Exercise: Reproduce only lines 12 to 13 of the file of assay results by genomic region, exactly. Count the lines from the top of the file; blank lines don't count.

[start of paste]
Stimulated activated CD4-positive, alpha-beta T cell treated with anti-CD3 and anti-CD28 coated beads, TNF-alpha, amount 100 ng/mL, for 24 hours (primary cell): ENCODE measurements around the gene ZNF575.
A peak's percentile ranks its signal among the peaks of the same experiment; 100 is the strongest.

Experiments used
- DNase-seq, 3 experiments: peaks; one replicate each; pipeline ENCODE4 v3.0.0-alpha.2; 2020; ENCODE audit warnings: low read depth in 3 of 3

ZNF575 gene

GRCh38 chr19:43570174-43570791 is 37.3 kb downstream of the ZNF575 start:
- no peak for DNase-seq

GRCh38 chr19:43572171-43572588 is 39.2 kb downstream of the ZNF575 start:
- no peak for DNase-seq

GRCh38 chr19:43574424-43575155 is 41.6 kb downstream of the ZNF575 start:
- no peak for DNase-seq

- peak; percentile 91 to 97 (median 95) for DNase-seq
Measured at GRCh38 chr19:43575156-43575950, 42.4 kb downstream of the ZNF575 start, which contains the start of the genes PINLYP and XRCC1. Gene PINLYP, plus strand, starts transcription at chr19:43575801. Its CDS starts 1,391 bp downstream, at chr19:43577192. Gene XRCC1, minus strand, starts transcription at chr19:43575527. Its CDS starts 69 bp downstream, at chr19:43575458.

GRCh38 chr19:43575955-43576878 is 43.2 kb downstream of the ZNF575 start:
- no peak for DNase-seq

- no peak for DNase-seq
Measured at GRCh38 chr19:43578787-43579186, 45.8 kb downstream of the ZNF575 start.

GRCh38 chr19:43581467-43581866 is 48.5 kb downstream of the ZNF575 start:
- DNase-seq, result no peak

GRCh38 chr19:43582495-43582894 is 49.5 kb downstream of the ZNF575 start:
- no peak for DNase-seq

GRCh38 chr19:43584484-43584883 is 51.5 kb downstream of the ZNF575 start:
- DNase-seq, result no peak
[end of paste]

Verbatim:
- peak; percentile 91 to 97 (median 95) for DNase-seq
Measured at GRCh38 chr19:43575156-43575950, 42.4 kb downstream of the ZNF575 start, which contains the start of the genes PINLYP and XRCC1. Gene PINLYP, plus strand, starts transcription at chr19:43575801. Its CDS starts 1,391 bp downstream, at chr19:43577192. Gene XRCC1, minus strand, starts transcription at chr19:43575527. Its CDS starts 69 bp downstream, at chr19:43575458.